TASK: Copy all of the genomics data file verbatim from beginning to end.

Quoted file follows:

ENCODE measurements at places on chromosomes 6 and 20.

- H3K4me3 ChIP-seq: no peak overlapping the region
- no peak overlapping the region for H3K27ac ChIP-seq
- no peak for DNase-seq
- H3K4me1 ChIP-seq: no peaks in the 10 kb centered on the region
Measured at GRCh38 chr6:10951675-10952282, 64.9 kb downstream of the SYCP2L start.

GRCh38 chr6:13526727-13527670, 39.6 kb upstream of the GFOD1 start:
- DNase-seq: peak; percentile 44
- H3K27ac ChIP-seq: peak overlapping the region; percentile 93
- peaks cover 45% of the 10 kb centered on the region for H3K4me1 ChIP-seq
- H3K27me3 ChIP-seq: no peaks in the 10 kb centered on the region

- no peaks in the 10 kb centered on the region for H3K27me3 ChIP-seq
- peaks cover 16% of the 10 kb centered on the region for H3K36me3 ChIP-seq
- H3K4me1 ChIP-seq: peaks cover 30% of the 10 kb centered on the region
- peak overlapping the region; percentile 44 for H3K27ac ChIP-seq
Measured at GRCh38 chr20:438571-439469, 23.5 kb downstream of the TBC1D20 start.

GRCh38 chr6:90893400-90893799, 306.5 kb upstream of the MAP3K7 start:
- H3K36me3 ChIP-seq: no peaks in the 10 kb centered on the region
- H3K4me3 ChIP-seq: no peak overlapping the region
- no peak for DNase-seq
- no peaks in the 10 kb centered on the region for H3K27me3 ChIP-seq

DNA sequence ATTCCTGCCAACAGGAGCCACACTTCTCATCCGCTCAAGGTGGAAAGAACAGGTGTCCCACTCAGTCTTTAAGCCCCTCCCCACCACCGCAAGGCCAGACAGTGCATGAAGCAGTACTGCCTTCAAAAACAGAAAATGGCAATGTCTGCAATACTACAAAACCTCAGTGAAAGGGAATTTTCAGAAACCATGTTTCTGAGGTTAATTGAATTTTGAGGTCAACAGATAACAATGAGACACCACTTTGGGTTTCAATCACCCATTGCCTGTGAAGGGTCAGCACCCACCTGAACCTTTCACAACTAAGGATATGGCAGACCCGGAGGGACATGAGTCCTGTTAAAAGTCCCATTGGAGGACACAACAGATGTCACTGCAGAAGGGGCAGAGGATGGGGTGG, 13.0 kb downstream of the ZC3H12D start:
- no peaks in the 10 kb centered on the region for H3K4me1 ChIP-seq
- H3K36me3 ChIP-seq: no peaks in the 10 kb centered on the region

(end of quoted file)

ENCODE measurements at places on chromosomes 6 and 20.

- H3K4me3 ChIP-seq: no peak overlapping the region
- no peak overlapping the region for H3K27ac ChIP-seq
- no peak for DNase-seq
- H3K4me1 ChIP-seq: no peaks in the 10 kb centered on the region
Measured at GRCh38 chr6:10951675-10952282, 64.9 kb downstream of the SYCP2L start.

GRCh38 chr6:13526727-13527670, 39.6 kb upstream of the GFOD1 start:
- DNase-seq: peak; percentile 44
- H3K27ac ChIP-seq: peak overlapping the region; percentile 93
- peaks cover 45% of the 10 kb centered on the region for H3K4me1 ChIP-seq
- H3K27me3 ChIP-seq: no peaks in the 10 kb centered on the region

- no peaks in the 10 kb centered on the region for H3K27me3 ChIP-seq
- peaks cover 16% of the 10 kb centered on the region for H3K36me3 ChIP-seq
- H3K4me1 ChIP-seq: peaks cover 30% of the 10 kb centered on the region
- peak overlapping the region; percentile 44 for H3K27ac ChIP-seq
Measured at GRCh38 chr20:438571-439469, 23.5 kb downstream of the TBC1D20 start.

GRCh38 chr6:90893400-90893799, 306.5 kb upstream of the MAP3K7 start:
- H3K36me3 ChIP-seq: no peaks in the 10 kb centered on the region
- H3K4me3 ChIP-seq: no peak overlapping the region
- no peak for DNase-seq
- no peaks in the 10 kb centered on the region for H3K27me3 ChIP-seq

DNA sequence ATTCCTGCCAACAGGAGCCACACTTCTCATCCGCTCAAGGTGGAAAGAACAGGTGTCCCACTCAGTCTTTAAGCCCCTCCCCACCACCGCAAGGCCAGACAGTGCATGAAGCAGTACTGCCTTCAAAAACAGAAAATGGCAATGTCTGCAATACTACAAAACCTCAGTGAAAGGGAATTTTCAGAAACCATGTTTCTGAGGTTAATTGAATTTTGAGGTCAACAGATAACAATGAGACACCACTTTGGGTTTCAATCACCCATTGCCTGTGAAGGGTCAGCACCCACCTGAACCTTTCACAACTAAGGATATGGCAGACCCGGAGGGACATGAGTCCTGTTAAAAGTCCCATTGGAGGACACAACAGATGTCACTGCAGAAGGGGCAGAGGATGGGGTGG, 13.0 kb downstream of the ZC3H12D start:
- no peaks in the 10 kb centered on the region for H3K4me1 ChIP-seq
- H3K36me3 ChIP-seq: no peaks in the 10 kb centered on the region